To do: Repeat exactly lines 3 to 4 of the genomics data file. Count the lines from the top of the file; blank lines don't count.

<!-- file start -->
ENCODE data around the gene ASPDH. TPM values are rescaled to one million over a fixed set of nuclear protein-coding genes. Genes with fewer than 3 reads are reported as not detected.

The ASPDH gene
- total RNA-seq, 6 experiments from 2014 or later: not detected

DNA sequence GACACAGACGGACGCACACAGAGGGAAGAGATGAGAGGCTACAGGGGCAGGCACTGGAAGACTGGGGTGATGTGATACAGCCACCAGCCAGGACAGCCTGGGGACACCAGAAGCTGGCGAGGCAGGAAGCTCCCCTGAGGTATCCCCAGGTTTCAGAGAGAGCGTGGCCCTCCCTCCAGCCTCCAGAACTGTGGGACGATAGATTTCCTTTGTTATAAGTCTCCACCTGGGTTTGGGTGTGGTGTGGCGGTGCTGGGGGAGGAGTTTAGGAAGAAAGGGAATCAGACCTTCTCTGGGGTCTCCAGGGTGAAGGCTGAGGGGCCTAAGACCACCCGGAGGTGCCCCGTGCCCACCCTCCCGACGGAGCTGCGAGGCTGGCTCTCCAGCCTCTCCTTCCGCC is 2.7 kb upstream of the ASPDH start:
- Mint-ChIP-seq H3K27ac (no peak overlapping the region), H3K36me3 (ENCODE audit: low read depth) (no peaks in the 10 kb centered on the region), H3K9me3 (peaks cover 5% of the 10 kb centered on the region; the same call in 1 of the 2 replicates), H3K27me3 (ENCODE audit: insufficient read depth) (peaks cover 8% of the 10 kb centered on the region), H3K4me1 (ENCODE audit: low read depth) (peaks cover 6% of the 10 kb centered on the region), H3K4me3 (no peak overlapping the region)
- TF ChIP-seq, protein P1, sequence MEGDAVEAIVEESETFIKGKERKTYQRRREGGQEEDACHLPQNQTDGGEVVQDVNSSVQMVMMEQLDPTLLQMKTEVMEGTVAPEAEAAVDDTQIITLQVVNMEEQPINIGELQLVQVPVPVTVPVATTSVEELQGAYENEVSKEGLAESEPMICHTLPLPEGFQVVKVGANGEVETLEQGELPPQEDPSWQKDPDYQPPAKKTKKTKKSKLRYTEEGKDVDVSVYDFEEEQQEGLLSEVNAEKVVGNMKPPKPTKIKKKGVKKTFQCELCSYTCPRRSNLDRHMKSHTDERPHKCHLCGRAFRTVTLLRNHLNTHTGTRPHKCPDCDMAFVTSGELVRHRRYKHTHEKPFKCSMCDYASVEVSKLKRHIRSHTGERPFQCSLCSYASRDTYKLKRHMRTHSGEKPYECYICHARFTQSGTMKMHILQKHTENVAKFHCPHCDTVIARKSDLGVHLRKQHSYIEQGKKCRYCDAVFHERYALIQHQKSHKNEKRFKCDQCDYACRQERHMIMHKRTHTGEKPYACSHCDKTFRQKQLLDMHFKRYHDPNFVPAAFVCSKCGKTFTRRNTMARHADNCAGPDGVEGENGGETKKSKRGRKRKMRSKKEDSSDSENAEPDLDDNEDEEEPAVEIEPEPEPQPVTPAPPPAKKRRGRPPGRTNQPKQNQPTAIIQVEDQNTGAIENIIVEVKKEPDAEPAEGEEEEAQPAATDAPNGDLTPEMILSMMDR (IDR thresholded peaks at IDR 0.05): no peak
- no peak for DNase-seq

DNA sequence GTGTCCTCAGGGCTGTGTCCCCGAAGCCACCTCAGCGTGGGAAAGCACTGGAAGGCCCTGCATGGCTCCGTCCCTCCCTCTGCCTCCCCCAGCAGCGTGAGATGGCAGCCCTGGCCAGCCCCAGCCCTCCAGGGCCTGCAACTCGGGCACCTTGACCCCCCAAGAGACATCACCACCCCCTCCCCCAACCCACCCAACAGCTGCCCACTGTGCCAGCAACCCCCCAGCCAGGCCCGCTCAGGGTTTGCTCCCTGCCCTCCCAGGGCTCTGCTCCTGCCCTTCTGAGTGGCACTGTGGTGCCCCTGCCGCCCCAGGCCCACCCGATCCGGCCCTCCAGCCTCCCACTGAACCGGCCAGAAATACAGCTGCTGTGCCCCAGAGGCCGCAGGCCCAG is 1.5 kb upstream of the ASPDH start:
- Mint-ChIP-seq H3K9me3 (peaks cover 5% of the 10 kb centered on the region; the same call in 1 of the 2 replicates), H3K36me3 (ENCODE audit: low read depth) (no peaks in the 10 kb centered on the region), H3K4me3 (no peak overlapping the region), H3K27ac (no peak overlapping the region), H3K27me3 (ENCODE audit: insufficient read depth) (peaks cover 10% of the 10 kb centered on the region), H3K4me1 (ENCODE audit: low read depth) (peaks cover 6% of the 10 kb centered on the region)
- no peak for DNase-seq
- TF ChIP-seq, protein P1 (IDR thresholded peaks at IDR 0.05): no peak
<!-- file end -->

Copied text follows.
- total RNA-seq, 6 experiments from 2014 or later: not detected

DNA sequence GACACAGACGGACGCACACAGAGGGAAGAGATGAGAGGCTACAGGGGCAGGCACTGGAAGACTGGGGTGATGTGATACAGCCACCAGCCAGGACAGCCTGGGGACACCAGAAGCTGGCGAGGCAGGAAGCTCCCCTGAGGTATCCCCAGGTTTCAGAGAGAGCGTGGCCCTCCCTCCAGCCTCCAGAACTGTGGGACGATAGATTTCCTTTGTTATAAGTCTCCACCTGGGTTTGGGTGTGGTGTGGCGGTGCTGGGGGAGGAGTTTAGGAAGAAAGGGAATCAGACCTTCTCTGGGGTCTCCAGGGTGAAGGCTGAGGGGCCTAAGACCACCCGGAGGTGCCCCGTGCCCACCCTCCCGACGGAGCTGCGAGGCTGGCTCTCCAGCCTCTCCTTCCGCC is 2.7 kb upstream of the ASPDH start: